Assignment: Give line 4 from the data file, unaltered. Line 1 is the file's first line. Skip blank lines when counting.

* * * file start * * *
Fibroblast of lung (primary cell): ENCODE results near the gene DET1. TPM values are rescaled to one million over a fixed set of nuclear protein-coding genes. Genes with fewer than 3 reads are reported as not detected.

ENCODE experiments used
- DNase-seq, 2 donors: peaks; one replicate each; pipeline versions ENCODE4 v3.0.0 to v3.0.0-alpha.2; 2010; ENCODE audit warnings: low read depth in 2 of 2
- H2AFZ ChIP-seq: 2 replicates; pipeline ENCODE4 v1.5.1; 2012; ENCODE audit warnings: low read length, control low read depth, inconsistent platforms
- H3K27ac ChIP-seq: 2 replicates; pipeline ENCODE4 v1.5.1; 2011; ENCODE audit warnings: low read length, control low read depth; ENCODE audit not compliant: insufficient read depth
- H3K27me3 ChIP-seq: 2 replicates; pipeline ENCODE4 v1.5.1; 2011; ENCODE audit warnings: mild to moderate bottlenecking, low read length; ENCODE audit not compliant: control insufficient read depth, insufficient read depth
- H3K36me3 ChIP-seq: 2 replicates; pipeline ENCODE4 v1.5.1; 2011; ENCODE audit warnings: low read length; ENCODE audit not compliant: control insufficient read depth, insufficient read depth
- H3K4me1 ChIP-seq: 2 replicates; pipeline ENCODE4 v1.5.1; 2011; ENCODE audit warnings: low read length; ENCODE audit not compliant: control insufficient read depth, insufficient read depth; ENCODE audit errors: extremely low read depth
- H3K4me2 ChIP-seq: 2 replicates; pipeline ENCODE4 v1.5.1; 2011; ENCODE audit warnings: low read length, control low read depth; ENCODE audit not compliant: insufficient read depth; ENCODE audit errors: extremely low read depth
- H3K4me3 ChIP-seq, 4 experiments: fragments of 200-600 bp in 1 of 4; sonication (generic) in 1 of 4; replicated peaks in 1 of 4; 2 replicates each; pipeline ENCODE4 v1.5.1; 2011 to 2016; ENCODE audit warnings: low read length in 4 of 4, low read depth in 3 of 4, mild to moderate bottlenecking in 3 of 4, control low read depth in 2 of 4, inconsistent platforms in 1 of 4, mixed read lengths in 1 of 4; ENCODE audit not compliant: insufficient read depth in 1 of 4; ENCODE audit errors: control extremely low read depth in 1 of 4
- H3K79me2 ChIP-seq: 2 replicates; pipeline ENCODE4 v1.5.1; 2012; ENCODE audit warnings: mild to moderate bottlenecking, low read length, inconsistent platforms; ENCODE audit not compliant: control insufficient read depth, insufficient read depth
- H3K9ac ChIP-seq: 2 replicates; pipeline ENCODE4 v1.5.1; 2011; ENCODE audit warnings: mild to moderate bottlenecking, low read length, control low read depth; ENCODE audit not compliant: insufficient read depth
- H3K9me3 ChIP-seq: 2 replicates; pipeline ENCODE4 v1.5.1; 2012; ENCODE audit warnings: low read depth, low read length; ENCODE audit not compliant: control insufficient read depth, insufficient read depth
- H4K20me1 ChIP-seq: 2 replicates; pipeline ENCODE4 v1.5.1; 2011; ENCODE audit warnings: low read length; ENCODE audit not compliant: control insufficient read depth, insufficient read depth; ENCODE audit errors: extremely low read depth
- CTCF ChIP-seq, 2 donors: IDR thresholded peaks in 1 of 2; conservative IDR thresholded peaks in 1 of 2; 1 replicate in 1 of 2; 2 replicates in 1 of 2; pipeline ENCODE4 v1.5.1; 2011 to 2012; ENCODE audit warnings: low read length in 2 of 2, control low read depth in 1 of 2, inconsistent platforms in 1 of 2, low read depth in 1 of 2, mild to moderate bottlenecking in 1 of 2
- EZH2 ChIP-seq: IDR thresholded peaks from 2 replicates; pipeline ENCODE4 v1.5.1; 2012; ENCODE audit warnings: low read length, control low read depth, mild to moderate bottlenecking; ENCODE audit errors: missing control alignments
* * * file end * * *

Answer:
- H2AFZ ChIP-seq: 2 replicates; pipeline ENCODE4 v1.5.1; 2012; ENCODE audit warnings: low read length, control low read depth, inconsistent platforms